This is where I think many existing workplace resilience programmes stand to fail. There is something strangely disempowering about many workplace resilience schemes and it’s something to do with the resilience paradox. Last week a woman came to see me about taking a course I run on resilience at work. She asked me if the fact that she had lost her job three months ago meant that she wasn’t eligible. This woman is an expert in resilience but she thought she had already failed. So what is at the bottom of this resilience paradox? I’m not sure how sensible it is at this point to draw on the words of Bananarama, but it’s not what you do it’s the way that you do it.
Not wishing to revive a long-dead contentious discussion about different psychologies or a false choice between cognitive behavioural therapies, positive psychology and psychodynamic approaches, one of the problems with workplace resilience schemes is that they can easily look like a social realism campaign. Your workplace needs you! Eat breakfast and you can produce twice as many widgets for the empire! I’m not against breakfast, and we should be angry that 1 in 8 school breakfast clubs have been cut this year, with the 50 per cent of remaining clubs are under threat, but what we do know is that “nanny” messaging by employers has at best no impact and at worst a negative effect. That is because it removes the individual from being in the driving seat of their own resilience.
Resilience is knowing that what you are is enough. It’s not about lacking anything but rather liberating something from within. I’m tempted to call this Radical Resilience ™ but the use of cheap labelling might actually undermine the very political point I want to make here. So bear with me on a journey back to the 1970s which was agreeably responsible for some crimes against hair and fashion but more importantly for the creation of emancipatory education.
Emancipatory education methods, based on the writings of the liberation theologistPaulo Friere and adult education movements in Germany and Scandanavia, provide the framework for trade union and adult education world-wide. Emancipatory learning has been formulated and reformulated by different practitioners over the last thirty-five years (principally by the hundreds of highly innovative trade union educators working since the 1970s) but all rely on some basic principles. Firstly, all learning starts from the experience of the participants and focuses on the real problems that they face. This sounds obvious but I have rarely seen a workplace resilience programme that actually asks people to articulate in their own words what the problem is. This is a real mistake and might account for the numbing effect of some resilience programmes, which leave people completely uncompelled to raise an eyebrow over their own survival. It just doesn’t hit the spot.
Emancipatory methods are collective and designed to allow sharing of ideas between people and not just between teacher and student. We are missing a trick if we think that an overworked human resources manager/ teacher/ trade union rep/ mental health practitioner has all the answers. The experiences of other people who have overcome real problems in life is probably one of the most important learning experiences anyone can have. We learn from people who have the authority of having experienced and survived trauma, including the workplace variety. Our confidence is raised when we recognise that we are capable of solving our own problems. The failure to address our problems is less a lack of education or technical know-how, rather a lack of recognition that we can do the driving ourselves.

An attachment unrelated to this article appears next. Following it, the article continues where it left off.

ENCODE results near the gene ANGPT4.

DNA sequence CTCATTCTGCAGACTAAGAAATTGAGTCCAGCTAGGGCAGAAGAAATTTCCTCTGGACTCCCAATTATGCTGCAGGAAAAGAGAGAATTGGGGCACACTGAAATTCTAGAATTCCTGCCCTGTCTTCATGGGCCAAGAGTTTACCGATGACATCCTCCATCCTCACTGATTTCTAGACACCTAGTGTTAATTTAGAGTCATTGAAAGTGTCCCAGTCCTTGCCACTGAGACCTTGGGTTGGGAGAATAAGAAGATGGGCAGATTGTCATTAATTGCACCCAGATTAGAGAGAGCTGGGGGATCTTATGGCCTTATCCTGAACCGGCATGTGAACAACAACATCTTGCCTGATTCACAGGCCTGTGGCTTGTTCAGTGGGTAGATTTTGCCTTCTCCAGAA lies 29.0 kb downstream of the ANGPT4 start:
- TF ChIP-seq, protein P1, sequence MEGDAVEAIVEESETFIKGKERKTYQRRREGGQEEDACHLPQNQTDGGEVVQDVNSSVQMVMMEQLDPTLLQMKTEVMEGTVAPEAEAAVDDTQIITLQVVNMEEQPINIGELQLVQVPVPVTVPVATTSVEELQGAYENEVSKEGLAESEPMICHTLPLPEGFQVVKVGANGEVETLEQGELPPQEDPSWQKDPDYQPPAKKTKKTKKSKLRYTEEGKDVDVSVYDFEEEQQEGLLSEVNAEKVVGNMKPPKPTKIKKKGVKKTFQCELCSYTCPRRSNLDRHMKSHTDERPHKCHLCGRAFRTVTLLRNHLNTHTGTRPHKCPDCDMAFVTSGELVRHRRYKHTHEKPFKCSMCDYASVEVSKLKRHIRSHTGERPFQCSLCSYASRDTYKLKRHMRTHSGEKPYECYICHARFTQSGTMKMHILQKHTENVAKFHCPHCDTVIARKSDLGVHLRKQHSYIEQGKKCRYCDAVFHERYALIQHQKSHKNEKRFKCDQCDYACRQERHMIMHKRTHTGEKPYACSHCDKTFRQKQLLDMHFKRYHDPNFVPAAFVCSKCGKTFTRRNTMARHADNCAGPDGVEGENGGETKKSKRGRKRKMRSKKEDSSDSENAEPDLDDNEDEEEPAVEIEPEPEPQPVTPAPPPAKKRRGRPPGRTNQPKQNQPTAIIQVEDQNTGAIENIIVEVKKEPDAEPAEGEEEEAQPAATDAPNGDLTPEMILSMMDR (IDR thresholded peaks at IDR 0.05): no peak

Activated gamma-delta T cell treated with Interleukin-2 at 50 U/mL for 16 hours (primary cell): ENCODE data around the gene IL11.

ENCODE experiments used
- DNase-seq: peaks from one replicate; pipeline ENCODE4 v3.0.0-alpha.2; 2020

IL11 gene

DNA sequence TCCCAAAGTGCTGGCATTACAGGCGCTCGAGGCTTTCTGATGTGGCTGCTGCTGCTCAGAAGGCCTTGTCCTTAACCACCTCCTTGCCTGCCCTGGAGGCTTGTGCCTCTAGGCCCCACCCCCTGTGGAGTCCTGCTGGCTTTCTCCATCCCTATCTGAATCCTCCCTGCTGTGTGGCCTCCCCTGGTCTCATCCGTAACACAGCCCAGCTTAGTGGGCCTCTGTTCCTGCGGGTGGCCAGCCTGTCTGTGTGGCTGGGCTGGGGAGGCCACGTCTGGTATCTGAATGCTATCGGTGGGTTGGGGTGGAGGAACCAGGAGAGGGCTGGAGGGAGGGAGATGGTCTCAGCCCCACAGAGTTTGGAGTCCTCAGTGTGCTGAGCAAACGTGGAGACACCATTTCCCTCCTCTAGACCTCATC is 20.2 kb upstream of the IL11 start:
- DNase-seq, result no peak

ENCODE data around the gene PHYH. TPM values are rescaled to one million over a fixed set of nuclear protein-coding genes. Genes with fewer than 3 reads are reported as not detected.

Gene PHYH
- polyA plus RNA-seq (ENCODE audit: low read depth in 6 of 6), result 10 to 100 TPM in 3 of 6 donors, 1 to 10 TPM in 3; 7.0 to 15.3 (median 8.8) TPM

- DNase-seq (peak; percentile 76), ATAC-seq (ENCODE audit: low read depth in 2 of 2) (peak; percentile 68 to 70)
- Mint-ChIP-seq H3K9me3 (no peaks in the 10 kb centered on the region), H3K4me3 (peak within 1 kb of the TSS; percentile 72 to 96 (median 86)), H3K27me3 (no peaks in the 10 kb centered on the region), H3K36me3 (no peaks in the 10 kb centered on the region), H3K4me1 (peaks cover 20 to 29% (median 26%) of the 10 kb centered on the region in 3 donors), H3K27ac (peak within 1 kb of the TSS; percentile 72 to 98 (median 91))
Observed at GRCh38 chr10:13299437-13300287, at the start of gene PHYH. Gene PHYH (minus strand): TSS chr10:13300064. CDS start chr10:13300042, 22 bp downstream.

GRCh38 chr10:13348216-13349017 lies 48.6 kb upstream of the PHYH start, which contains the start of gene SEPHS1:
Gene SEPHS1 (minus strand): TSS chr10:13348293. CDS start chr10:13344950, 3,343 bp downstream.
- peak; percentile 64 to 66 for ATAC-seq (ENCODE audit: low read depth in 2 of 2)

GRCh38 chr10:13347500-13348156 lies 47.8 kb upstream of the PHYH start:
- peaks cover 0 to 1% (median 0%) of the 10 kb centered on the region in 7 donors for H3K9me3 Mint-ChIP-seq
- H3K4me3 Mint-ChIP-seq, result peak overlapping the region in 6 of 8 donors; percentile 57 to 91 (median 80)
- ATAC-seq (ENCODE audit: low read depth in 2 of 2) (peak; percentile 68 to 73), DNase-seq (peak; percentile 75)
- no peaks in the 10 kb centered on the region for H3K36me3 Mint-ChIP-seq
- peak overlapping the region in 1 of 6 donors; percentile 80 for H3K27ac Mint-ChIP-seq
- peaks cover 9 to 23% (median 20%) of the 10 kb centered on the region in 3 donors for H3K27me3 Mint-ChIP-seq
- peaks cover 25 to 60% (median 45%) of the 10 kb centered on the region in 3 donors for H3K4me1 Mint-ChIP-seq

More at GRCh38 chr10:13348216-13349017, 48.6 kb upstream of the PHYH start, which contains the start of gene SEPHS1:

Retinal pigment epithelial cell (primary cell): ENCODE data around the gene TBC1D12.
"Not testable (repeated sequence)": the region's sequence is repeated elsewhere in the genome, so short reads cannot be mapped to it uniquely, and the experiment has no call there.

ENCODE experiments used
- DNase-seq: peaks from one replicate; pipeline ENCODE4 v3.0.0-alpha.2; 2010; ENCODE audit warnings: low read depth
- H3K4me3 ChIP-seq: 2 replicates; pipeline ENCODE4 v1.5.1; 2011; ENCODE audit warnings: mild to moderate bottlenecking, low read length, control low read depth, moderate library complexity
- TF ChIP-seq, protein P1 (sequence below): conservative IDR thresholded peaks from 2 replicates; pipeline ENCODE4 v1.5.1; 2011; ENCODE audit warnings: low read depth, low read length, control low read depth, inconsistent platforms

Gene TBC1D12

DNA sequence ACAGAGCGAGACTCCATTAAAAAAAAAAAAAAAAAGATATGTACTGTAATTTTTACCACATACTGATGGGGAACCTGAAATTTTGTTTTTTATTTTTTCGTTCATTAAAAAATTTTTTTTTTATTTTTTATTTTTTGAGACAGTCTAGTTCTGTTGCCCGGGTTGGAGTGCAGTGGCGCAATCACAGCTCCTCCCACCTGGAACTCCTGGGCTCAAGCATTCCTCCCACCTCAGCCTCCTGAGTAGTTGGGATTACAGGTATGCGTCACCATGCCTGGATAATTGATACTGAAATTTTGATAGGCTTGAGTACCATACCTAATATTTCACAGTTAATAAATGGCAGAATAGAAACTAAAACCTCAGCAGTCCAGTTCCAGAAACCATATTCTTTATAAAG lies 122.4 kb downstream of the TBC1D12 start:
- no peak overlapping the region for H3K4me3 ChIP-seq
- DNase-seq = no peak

The methods used in workplace schemes need to be consistent with this central objective of empowering the individual (what is sometimes called agency or self-efficacy) and increasing her capacity to take control over her life and mental states. This means that if workplace resilience schemes do not help to address the internal sound track that says ‘I’m not enough’ then they provide a false sanctuary where ‘following doctor’s orders’ means you’ll be okay. An apple a day. Although we know having a fruit bowl at work can improve concentration it is unlikely to empower people enough to recognise that they can make really good decisions about how to live.
This series of blogs has tried to offer some ideas for surviving work, focussing on our ability to see reality in all its ugly glory, allowing ourselves to get angry about it but still try to understand it, learning to find help and relying on our relationships with others. We end the series championing the concept of resilience. Resilience was not invented to make us more productive, rather it is a very human capacity for getting through the hardships of life. It is a radical idea with huge emancipatory potential.
If this sounds a bit too ideological allow yourself to liberate your own resilience by drawing on your own and others’ experiences. Ask someone today how they survive work and allow yourself to listen to the answer. You might be surprised at how empowering this is for both of you. And whatever you do, don’t let go of the steering wheel.